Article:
CASTE | Isabel Wilkerson | BUY HERE
In a new announcement for Oprah’s Book Club, Oprah called her latest pick, Caste by Isabel Wilkerson, her most vital selection yet, because it shows us how to rebuild a world “in which all are truly equal and free.” Watch the video to hear Oprah read an excerpt from the book she’s calling “a must-read for humanity.”
ABOUT THE BOOK
The Origins of Our Discontents
Poetically written and brilliantly researched, Caste invites us to discover the inner workings of an American hierarchy that goes far beyond the confines of race, class, or gender.
A book steeped in empathy and insight, Caste explores, through layered analysis and stories of real people, the structure of an unspoken system of human ranking and reveals how our lives are still restricted by what divided us centuries ago.
“Modern-day caste protocols,” Wilkerson writes, “are often less about overt attacks or conscious hostility. They are like the wind, powerful enough to knock you down but invisible as they go about their work.”
Wilkerson rigorously defines eight pillars that underlie caste systems across civilizations, including divine will, heredity, and dehumanization. She documents the parallels with two other hierarchies in history, those of India and of Nazi Germany, and no reader will be left without a greater understanding of the price we all pay in a society torn by artificial divisions.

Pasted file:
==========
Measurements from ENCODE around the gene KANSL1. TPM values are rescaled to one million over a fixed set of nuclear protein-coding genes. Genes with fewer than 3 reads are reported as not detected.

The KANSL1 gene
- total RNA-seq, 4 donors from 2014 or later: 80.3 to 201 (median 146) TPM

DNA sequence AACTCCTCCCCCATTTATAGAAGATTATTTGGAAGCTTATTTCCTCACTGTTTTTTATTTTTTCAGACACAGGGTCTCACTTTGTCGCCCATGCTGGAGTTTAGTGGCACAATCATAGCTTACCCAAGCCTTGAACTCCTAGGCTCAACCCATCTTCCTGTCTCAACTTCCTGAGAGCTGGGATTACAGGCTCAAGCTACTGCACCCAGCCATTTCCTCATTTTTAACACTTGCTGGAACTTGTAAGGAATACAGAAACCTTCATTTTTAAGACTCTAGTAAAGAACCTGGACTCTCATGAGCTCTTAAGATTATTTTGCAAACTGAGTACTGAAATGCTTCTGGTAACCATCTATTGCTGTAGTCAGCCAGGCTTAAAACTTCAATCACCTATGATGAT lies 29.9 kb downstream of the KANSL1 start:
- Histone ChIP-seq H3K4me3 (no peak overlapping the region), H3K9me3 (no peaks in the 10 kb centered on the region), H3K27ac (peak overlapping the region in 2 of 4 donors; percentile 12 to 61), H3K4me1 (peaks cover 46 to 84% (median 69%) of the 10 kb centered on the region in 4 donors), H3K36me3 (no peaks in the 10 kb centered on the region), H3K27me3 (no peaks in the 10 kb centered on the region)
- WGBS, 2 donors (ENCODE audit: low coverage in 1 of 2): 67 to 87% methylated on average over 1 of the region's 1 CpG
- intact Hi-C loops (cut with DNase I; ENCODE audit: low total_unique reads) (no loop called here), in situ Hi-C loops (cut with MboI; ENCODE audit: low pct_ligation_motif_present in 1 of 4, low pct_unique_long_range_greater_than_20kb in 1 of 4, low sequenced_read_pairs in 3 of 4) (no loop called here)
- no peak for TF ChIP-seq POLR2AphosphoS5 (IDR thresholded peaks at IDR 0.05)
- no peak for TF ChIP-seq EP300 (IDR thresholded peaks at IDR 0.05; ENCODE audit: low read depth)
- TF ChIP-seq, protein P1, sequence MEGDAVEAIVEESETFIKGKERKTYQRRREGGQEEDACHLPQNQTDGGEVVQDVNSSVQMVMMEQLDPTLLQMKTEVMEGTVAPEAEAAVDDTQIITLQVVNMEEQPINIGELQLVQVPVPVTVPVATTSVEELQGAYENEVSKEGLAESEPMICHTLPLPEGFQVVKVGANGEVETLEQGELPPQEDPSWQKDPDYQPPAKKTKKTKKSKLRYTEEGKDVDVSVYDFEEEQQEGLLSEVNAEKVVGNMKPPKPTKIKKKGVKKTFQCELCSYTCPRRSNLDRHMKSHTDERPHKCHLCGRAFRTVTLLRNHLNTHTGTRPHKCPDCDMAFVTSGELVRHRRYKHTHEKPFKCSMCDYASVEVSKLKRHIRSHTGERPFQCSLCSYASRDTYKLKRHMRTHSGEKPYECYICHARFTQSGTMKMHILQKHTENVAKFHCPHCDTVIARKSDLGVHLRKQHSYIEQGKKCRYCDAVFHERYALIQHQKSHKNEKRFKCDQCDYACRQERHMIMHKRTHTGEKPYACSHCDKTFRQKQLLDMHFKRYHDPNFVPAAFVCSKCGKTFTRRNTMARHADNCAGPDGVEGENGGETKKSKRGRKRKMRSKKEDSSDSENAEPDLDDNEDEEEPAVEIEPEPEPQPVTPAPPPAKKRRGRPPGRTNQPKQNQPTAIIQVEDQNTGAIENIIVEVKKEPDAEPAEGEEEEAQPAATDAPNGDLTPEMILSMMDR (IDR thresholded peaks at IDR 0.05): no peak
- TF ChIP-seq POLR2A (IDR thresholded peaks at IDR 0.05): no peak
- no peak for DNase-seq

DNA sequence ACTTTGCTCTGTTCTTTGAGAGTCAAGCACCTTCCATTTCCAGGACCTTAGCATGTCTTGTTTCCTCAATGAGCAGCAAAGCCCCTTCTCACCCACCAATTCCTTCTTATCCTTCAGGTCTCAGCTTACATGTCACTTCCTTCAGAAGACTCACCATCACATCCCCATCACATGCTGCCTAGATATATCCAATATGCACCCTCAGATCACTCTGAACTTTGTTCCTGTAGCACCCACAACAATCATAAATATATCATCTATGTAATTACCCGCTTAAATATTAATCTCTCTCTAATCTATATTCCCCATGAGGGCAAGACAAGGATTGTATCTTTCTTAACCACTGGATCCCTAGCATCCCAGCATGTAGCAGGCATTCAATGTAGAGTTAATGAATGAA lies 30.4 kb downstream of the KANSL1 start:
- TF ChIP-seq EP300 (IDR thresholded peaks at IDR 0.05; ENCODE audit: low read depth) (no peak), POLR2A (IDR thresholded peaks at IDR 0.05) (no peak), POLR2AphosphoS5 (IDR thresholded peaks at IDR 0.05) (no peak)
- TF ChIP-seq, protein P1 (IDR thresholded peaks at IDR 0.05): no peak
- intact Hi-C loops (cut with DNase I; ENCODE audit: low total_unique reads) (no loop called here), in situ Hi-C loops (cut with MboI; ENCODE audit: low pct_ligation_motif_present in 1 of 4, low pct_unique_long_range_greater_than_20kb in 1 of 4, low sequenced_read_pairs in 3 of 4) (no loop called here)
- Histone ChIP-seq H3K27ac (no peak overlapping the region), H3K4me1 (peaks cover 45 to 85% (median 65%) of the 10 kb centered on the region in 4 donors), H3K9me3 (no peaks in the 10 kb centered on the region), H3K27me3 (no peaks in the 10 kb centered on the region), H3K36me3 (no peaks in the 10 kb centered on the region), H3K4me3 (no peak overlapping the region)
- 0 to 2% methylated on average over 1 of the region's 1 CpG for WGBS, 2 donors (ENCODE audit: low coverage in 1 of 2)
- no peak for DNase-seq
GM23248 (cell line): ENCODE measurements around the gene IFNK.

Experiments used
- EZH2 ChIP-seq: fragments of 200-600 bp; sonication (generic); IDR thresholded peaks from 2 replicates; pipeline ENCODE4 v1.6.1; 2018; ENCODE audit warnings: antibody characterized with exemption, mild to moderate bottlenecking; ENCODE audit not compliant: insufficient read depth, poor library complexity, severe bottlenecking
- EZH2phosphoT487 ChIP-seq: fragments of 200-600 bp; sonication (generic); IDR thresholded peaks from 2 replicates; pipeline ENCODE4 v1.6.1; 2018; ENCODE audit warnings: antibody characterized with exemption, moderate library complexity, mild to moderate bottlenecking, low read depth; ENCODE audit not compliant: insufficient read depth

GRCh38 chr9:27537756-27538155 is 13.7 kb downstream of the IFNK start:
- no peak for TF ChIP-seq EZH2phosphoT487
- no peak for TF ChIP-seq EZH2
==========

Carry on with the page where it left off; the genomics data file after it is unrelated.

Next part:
“The hierarchy of caste is not about feelings or morality,” Wilkerson writes. “It is about power — which groups have it and which do not.”
Months before its release, the Chicago Tribune declared that Caste “should be at the top of every American’s reading list.”
Oprah Winfrey later called it a “must-read for everybody who wants to be educated” about our country. “I’m reading a book right now,” she told an audience, “that’s not even in the bookstore. It’s coming soon — you can preorder it right now…. It is the definitive, end all be all, say all, about what’s happening right now. The book is called Caste: The Origins of Our Discontents by Pulitzer prize-winner Isabel Wilkerson.”
ABOUT THE AUTHOR
Isabel Wilkerson won the 1994 Pulitzer Prize for Feature Writing as Chicago bureau chief of The New York Times. The first black woman to win a Pulitzer Prize in journalism and the first African American to win for individual reporting, she has also won the George Polk Award and a John Simon Guggenheim Fellowship.
She is currently a Professor of Journalism and Director of Narrative Nonfiction at Boston University. During the Great Migration, her parents journeyed from Georgia and southern Virginia to Washington, D.C., where she was born and reared.